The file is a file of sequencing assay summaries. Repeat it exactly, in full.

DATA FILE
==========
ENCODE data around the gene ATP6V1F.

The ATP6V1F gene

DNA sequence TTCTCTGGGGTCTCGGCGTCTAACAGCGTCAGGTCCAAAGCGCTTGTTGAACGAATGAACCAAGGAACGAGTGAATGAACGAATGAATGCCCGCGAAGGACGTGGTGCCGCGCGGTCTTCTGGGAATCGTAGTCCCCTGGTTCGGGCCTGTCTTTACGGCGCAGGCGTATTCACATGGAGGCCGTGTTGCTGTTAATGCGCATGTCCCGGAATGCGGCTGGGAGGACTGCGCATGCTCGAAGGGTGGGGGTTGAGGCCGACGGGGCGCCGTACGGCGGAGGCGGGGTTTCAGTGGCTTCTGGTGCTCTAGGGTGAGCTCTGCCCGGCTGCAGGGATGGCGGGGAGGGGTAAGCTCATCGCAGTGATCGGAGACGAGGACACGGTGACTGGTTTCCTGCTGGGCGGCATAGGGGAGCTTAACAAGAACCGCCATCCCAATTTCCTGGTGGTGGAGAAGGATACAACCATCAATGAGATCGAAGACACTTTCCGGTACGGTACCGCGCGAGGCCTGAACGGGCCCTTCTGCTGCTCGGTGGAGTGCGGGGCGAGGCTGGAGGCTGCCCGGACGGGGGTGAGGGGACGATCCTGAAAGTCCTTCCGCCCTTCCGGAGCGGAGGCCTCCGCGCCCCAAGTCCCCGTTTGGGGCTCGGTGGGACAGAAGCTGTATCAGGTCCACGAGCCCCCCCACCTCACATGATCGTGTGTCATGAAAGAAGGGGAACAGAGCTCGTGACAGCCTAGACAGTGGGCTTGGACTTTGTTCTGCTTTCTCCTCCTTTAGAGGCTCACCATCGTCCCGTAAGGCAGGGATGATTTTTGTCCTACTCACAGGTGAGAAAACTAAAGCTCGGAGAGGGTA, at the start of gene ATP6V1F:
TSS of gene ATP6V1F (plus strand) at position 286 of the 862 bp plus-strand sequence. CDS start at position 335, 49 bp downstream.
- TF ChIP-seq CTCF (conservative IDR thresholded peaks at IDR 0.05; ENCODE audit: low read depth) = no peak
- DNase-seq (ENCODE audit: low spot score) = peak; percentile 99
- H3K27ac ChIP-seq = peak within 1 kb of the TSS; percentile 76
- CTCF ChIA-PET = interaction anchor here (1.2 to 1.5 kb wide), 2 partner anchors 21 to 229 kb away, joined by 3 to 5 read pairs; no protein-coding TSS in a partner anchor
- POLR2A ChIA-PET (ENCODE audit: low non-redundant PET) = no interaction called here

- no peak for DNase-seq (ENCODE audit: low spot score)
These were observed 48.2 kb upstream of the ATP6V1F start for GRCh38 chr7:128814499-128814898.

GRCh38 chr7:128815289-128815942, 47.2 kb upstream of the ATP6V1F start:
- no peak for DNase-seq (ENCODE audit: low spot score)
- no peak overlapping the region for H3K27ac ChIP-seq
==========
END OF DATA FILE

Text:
ENCODE data around the gene ATP6V1F.

The ATP6V1F gene

DNA sequence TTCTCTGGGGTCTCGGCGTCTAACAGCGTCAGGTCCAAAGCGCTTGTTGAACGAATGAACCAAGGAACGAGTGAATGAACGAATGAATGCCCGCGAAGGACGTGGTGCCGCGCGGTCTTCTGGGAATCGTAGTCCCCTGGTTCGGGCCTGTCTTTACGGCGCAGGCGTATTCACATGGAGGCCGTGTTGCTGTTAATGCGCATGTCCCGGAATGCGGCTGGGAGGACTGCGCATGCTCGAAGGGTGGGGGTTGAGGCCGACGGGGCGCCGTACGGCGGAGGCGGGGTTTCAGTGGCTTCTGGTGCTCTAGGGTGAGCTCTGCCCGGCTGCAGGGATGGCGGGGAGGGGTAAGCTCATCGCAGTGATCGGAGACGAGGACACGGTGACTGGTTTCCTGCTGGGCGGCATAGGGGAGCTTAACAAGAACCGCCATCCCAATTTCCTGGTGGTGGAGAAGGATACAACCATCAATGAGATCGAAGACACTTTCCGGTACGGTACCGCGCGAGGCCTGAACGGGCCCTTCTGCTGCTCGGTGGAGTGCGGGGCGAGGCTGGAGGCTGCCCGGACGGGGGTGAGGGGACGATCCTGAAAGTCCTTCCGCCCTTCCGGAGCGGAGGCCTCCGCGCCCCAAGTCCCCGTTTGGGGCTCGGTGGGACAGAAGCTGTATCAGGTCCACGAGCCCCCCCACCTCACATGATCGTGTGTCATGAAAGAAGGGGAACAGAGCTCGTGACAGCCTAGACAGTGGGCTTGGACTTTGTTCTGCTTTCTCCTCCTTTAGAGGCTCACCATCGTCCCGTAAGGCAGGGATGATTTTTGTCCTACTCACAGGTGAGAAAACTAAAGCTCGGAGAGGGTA, at the start of gene ATP6V1F:
TSS of gene ATP6V1F (plus strand) at position 286 of the 862 bp plus-strand sequence. CDS start at position 335, 49 bp downstream.
- TF ChIP-seq CTCF (conservative IDR thresholded peaks at IDR 0.05; ENCODE audit: low read depth) = no peak
- DNase-seq (ENCODE audit: low spot score) = peak; percentile 99
- H3K27ac ChIP-seq = peak within 1 kb of the TSS; percentile 76
- CTCF ChIA-PET = interaction anchor here (1.2 to 1.5 kb wide), 2 partner anchors 21 to 229 kb away, joined by 3 to 5 read pairs; no protein-coding TSS in a partner anchor
- POLR2A ChIA-PET (ENCODE audit: low non-redundant PET) = no interaction called here

- no peak for DNase-seq (ENCODE audit: low spot score)
These were observed 48.2 kb upstream of the ATP6V1F start for GRCh38 chr7:128814499-128814898.

GRCh38 chr7:128815289-128815942, 47.2 kb upstream of the ATP6V1F start:
- no peak for DNase-seq (ENCODE audit: low spot score)
- no peak overlapping the region for H3K27ac ChIP-seq